Last week on Loveline, Dr. Drew Pinsky insinuated that a man’s fiancée who suffered from a variety of pelvic disorders, like endometriosis and irritable bowel syndrome, really needed to see a trauma specialist rather than her doctors because she had been the victim of sexual abuse as a child—these disorders somehow weren’t “real” but were manifestations of psychological trauma. Maybe even psychosomatic, though he seems to hedge on this point.
First and foremost, even if they were a direct result of her trauma, it doesn’t make them any less “real.” Millions of women have been victims of sexual assault and abuse; millions of men have been victims of sexual assault and abuse. Physical manifestations of psychological trauma are still physiological because the brain and body are not separate entities. Dr. Drew should know better.
The issue that arises, though, isn’t a debate over where these disorders come from. It’s how women are treated when we talk about our health problems. In the case of endometriosis, symptoms can include severe cramping and heavy bleeding. Some women may have relatively minor symptoms. Some women have truly debilitating symptoms. Pain can be constant at a low level and then spike on bad days. Stress can certainly exacerbate symptoms. They can experience dysmenorrhea and anemia; it can lead to infertility. For some women, the only ultimate cure is a hysterectomy. It’s not phantom pain, as any woman who has seen the photos of her surgery can testify—the tissue is real, and it’s not where it’s supposed to be. No one really knows why.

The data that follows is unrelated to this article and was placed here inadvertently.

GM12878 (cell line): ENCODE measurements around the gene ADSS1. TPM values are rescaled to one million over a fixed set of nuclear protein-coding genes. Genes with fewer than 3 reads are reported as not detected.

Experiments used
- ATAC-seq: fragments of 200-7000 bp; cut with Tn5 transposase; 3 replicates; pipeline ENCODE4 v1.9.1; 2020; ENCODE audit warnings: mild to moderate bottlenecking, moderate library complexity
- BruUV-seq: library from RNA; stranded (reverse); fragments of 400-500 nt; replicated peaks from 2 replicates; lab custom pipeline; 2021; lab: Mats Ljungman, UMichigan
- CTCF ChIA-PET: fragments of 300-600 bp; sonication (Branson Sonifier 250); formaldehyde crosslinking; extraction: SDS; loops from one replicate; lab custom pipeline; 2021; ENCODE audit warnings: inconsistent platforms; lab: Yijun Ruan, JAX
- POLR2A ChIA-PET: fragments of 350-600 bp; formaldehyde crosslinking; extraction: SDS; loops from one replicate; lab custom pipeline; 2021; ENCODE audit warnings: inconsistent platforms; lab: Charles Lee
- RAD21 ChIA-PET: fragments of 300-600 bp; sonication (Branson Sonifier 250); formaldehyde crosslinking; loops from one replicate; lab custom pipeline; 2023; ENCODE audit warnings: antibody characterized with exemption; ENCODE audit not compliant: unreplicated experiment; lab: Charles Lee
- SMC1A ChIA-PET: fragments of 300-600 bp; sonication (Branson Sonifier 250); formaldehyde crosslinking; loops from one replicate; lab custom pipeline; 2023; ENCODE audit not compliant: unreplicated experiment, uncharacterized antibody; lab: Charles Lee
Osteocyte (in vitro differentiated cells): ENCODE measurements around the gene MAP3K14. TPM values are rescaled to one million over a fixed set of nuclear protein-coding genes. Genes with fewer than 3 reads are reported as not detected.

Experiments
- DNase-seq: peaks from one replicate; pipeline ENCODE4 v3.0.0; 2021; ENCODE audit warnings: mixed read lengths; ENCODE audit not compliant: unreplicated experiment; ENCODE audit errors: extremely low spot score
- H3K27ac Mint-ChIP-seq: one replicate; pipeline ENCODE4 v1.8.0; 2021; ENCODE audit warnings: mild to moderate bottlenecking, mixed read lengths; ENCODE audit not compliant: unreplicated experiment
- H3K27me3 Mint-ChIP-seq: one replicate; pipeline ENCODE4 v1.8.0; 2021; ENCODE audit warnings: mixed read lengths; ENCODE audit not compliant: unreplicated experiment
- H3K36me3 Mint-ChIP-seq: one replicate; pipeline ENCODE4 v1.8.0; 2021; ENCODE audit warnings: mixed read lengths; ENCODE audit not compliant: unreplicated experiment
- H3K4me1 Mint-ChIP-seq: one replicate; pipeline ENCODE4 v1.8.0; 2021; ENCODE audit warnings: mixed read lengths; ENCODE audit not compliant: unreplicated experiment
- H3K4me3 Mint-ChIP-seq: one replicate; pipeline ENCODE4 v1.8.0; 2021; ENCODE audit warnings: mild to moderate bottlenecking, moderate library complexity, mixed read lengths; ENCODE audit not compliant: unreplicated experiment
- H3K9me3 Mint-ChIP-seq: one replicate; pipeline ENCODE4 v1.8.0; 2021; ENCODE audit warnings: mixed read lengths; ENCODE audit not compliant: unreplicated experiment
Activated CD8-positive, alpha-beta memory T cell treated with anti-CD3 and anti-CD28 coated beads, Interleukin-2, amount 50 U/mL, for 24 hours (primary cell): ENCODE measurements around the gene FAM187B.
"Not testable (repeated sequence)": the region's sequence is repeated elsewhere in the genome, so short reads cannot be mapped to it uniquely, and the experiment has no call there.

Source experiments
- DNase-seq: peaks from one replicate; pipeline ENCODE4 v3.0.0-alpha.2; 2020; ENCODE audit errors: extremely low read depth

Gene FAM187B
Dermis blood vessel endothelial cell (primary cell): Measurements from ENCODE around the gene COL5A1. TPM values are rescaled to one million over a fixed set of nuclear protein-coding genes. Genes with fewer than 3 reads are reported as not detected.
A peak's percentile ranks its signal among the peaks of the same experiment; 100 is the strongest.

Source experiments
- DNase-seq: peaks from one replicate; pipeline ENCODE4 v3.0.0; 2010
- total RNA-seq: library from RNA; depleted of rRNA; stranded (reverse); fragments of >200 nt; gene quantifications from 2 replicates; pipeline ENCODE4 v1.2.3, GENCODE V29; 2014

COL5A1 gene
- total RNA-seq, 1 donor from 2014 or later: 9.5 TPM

When young women who suffer from miserable periods first talk to their health care professionals, they are often told that these kinds of periods are “normal” in young women, that they should regulate. I’ve heard of women advised to get pregnant to get some relief. We are often made to feel as though we are somehow being “weak”—every woman menstruates and periods hurt, you’re just being a whiner. A wus. You’re seeking attention. You’re using this as an excuse to skip school or work. Some doctors have even told young women, “well, it’s probably endometriosis, but there’s no way to tell, so ….” Well, there are ways to diagnose this disease, and some treatments. But the woman who hears this gem gets the message loud and clear—your suffering doesn’t matter. Buck up. Rub some dirt on it.
Our doctors are providing us a service. Their job is not to brush off our concerns and charge us a copay for it. Their job is to help us find out what is wrong. Approaching women’s health complaints with an attitude of polite disbelief, or as though they are only manifestations of emotional instability, a modern-day case of the vapors, can not only make women feel like idiots, it can cost women their health, their fertility, and their lives. They owe us better. We owe ourselves better. If your doctor doesn’t take you seriously, find a new one. Advocate for yourself. And hold doctors accountable for failing to provide the care you need.